The Good Liar
I probably ought to have twigged, based on the specific setting of The Good Liar, that World War II would be involved – ten years ago, rather than the present day, so making the involvement of Ian McKellen and Helen Mirren just about believable – but I really wish it hadn’t been. Jeffrey Hatcher’s screenplay, adapting Nicholas Searle’s 2016 novel, offers a nifty little conning-the-conman tale that would work much, much better without the ungainly backstory and motivation that impose themselves about halfway through and then get paid off with equal lack of finesse.
It’s evident very early on that Mirren’s Betty McLeish is pulling a number on McKellen’s Roy Courtnay, whom we have already been shown scamming a couple of businessmen. He is simultaneously attempting to fleece lonely widow Betty of her savings, meeting up through a lonely-hearts website and inveigling himself upon her such that she invites him to move in: next stop, a joint account, despite the protestations of her grandson Steven (Russell Tovey).
So far, so undemandingly agreeable, in a sub-Mamet, sub-House of Games way. McKellen and Mirren are consummately watchable, and if there’s nothing especially choice about the plot dynamics, Hatcher grants McKellen the occasional grandiloquent turn of phrase. Director Bill Condon does a good, steady job, having previously teamed with McKellen and Hatcher to pleasing, autumnal effect in Mr Holmes, and makes it clear that Roy is a ruthless bastard beneath the charm, most transparently during a subway confrontation with a con victim, duly stabbed and pushed in front of an oncoming train.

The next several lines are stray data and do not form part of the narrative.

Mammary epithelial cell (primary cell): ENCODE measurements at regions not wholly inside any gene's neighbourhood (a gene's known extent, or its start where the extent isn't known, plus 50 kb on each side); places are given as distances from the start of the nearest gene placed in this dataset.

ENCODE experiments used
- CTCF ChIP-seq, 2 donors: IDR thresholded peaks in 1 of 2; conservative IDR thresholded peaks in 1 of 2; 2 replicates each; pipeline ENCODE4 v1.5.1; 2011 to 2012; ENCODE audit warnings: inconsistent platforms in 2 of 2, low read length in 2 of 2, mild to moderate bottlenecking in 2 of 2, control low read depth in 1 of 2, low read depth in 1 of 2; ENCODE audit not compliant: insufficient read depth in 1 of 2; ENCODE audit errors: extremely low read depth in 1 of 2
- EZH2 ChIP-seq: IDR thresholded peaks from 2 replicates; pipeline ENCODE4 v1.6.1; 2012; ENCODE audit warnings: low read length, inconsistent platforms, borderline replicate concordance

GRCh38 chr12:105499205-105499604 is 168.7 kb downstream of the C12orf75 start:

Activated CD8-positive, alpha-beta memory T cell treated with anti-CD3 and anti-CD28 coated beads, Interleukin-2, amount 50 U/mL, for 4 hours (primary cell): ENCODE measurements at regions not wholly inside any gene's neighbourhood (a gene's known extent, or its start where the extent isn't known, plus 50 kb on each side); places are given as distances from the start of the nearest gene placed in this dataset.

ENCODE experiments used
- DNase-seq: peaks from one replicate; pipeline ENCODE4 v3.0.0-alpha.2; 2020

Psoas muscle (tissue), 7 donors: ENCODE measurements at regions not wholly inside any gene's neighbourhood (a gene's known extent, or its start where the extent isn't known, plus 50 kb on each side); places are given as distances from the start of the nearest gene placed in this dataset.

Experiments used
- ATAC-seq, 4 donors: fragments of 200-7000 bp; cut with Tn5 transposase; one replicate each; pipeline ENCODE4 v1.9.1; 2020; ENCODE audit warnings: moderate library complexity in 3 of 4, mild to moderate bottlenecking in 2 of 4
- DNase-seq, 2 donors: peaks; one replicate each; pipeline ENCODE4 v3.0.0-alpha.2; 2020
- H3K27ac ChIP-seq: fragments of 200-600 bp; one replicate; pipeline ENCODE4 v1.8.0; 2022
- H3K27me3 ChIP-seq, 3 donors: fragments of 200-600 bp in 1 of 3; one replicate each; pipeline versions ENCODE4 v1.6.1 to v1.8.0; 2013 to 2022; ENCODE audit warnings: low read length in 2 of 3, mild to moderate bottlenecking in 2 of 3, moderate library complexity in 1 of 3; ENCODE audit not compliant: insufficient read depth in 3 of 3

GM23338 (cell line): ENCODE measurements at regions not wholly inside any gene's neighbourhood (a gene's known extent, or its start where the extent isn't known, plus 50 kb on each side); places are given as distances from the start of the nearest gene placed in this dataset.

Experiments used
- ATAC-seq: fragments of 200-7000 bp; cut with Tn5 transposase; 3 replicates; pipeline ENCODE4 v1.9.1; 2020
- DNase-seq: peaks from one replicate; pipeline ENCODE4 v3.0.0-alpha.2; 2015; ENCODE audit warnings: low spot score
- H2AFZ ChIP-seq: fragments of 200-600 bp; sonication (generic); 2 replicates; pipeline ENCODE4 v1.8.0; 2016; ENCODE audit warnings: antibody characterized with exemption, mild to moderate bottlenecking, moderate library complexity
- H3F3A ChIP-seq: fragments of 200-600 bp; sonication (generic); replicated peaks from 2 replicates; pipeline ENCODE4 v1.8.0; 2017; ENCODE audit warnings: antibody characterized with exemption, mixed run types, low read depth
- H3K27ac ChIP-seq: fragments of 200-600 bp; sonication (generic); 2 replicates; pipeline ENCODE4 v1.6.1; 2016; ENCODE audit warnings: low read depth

But then the action moves to Berlin, and Roy’s dodgy past demands attention out of nowhere as Steven confronts him. Roy admits he was the German translator for the real Roy Courtnay, assuming his identity in 1948 after he was killed. Initially, this twist serves to wrongfoot the viewer – let’s face it, every viewer – who has concluded Betty is playing her own game, because how can exposing him serve her end game?
And it seems, ultimately, that it doesn’t, since Steven later apologises for what is presumably this outburst… Which means the episode makes no sense, that Steven (not her actual grandson, but the boyfriend of her grandson), having planned everything out with Betty, should nearly fumble it so spectacularly (one might also ask why Betty even needs to drag Roy to Berlin, and as for her visit, wouldn’t it have made more sense to go searching for her locket before setting the wheels of her plan in motion?)
It’s evident structurally why this excursion is there, as suddenly unspooling Betty’s story in a rush of exposition at the end, hitherto unannounced, wouldn’t fly. But truth be told, it doesn’t fly this way either, and comes across as no less awkward and unprompted.
Shoehorned in as it is, Betty/Lili having been raped by Roy/Hans as a teenager, with consequent events triggered by Roy leading to the loss of her entire family, somehow serves to undermine her character rather than bolster it. Betty becomes just another revenge-seeking victim, having nursed her grievances for sixty years (despite saying she forgives him). How much more effective, were she and Roy simply mirrors of each other? She another con artist, but better and craftier. You could easily take out the backstory and end up with a more satisfying, less cumbersome tale.
Perhaps Searle didn’t think that was weighty enough. Perhaps, on the page, the historic dynamic between them plays out better. Condon and Hatcher would have been wise to hone the relationship down to bare essentials, though. As it is, The Good Liar is handsomely made and impeccably performed, but ends up unnecessarily over-contrived.